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A Chinese spy is caught in Chicago; Ebola hits the Democratic Republic of Congo.
Authorities arrest a foreign resident for spying on behalf of the Chinese government
- Chinese citizen and former US Army Reservist Ji Chaoqun was arrested in Chicago on Tuesday for acting as an illegal foreign agent on behalf of the Chinese government. [NPR / Scott Neuman]
- Authorities allege Ji tried to recruit eight scientists and engineers working for cleared US defense contractors between August 2013 and September 2018. [United States District Court]
- After earning a master’s degree at the Illinois Institute of Technology in 2016, Ji began working for the Military Accessions Vital to the National Interest (MAVNI), a specialty program designed to allow foreign residents to serve for the US Army Reserves. Authorities say Ji failed to disclose that he was in contact with a foreign government or its representatives when he applied for the program. [USA Today / Ashley May]
- There, the contractors report he began trying to recruit them to become informants for the Chinese government. [BBC]
- The FBI also arrested Ji’s handler from China’s Ministry of State Security. Some say that arresting the unnamed intelligence officer is intended to send a message to China that the US is “keenly focused on its activities” in the country. [AP]
- MAVNI was shut down in 2017, and the US began expelling its officers ”unfairly on specious security grounds,” but there’s no indication that this is currently the case for Ji. [NYT / Dave Phillips]
An Ebola outbreak paralyzes the DRC
- The Democratic Republic of Congo is currently battling an aggressive Ebola outbreak that the World Health Organization reports has so far killed over 100 people and infected 150 more in the North Kivu region. The WHO fears that efforts to contain the outbreak have been hindered by the country’s political unrest. [HuffPost / Lauren Weber]
- Containment efforts halted on Monday after a rebel group called the Allied Democratic Forces attacked various villages in North Kivu and killed 21 people. Experts note that containing the virus has been particularly difficult because it has broken out in the DRC’s most violent region. [Guardian / Jason Burke and Ignatius Ssuuna]
- The Congo health ministry allowed health workers to continue containment efforts and treatment on Wednesday after they properly explained “the gravity of the epidemic” to civil society. [AP]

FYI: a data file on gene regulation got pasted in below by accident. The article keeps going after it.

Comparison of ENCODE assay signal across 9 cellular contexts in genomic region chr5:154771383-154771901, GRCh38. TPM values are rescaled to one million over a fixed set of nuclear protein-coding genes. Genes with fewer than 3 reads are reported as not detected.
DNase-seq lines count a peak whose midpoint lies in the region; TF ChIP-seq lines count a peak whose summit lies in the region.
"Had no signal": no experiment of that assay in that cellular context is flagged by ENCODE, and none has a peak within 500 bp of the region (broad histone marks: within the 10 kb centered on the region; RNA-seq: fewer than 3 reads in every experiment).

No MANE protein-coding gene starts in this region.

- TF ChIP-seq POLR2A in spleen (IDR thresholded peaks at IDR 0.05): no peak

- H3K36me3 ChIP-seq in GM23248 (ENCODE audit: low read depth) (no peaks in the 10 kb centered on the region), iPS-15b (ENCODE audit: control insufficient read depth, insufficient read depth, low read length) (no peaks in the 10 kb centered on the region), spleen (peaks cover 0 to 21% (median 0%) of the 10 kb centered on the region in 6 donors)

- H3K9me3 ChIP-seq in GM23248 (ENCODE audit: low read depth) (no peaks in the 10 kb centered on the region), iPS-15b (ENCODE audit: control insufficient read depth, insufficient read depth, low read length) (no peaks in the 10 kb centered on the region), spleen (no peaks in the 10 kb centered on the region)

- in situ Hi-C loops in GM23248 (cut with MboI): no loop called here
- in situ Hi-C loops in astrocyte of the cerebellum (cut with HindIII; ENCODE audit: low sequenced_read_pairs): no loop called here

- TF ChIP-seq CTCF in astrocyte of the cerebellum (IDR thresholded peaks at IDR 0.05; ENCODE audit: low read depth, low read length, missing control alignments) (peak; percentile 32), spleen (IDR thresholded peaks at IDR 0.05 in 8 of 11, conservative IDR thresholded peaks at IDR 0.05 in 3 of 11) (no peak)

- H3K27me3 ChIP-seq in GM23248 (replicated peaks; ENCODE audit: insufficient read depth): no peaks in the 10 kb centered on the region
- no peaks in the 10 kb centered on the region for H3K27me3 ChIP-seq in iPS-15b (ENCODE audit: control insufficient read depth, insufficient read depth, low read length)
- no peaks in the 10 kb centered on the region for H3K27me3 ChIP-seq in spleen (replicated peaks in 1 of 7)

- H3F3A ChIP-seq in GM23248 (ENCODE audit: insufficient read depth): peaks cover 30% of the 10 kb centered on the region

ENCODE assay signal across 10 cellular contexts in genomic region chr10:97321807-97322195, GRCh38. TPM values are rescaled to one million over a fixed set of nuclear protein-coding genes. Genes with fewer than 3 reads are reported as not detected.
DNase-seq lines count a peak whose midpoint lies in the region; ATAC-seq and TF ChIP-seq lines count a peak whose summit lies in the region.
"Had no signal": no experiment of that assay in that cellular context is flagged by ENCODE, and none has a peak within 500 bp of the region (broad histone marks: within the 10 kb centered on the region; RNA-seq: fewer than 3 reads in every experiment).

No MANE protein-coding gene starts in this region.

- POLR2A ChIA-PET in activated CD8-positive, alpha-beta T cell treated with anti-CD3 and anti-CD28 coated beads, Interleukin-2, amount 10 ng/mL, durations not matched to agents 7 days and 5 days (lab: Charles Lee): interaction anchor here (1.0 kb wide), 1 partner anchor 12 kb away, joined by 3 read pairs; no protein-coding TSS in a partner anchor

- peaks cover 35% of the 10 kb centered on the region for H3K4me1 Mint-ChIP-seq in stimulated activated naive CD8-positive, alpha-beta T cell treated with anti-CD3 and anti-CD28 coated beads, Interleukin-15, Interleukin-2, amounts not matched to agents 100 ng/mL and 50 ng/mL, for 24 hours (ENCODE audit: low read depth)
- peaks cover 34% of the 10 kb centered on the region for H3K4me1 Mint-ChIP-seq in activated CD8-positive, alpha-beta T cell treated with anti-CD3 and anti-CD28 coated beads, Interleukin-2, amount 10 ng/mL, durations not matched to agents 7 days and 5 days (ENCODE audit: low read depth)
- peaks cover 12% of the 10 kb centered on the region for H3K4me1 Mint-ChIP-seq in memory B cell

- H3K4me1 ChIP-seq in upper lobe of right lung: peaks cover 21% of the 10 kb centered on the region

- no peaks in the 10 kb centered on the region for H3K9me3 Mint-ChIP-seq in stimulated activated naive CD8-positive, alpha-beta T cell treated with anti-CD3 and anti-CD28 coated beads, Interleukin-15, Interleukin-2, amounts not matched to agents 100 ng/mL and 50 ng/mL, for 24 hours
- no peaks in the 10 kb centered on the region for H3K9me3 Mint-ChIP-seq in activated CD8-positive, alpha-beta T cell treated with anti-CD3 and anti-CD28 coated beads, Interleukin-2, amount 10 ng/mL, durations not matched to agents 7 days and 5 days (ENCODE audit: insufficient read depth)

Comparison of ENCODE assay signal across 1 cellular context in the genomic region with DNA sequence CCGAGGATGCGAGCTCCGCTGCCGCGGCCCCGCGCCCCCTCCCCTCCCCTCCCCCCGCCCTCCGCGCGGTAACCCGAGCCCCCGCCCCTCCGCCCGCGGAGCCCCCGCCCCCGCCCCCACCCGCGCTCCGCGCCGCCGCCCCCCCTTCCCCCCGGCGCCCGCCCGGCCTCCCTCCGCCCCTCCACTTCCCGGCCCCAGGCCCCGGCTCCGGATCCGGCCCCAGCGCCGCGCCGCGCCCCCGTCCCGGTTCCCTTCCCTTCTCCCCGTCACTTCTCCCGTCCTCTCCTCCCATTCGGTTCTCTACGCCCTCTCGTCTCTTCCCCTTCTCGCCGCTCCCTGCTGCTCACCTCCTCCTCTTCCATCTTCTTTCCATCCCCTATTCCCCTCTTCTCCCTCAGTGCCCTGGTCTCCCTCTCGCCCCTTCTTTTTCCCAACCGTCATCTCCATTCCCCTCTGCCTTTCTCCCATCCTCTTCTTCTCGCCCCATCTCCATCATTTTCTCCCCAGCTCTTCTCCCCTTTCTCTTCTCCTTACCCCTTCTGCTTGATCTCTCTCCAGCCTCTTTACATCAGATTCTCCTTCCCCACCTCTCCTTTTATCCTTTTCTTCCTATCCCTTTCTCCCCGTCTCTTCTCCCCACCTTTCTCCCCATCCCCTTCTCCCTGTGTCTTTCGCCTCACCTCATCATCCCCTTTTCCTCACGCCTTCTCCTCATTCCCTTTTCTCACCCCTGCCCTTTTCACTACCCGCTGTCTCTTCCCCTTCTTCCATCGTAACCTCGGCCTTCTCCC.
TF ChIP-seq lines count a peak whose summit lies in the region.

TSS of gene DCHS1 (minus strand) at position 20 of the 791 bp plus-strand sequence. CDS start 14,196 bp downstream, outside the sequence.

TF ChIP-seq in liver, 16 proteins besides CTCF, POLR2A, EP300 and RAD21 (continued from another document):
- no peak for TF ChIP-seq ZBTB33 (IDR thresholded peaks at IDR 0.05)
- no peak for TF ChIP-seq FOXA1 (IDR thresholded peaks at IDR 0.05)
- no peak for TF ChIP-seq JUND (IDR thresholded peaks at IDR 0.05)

- The “seventh-largest outbreak in Ebola history” was declared on August 1. The WHO warns that the environment in which the outbreak has come to fruition is a “perfect storm” for disaster. They fear the virus could potentially spread to “no go” zones and across the DRC’s borders to other countries. [Vox / Julia Belluz]
- Led Zeppelin may soon launch a music streaming service in the honor of the band’s 50th anniversary, according to new trademark documents. [The Verge / Jon Porter]
- A SoundCloud rapper known as Lil Xan was hospitalized on Monday because he says he ate “too many Hot Cheetos” and began throwing up “a little blood.” [Grub Street / Nikita Richardson]
- New details have emerged in a bizarre case last year in which a group of fervently religious Jehovah’s Witnesses kidnapped a neighboring family because they were trying to save them from the fast-approaching apocalypse, which is supposed to go down on November 6. The group of five were quickly caught by police, who said they “displayed extreme strength” and were “unaffected” by pepper spray and Tasers. [Canadian Press / Chris Purdy]
- Dunkin’ Donuts is dropping the “Donuts” to put “the company on a first-name basis with customers.” The fast-food chain touted on Twitter that it will now have “#BFFStatus with you all.” [Delish / Tess Koman]
“I feel that I understand a little bit — this is a man who was traumatized as a child by his father, who had a mother that didn’t protect him. And the behavior is the language of the wounded.” [Actress and activist Jane Fonda on why she feels a “radical kinship” to President Donald Trump / Politico]
Watch this: How marketers target your nose
The quiet but powerful industry of scent branding. [YouTube / Kimberly Mas]
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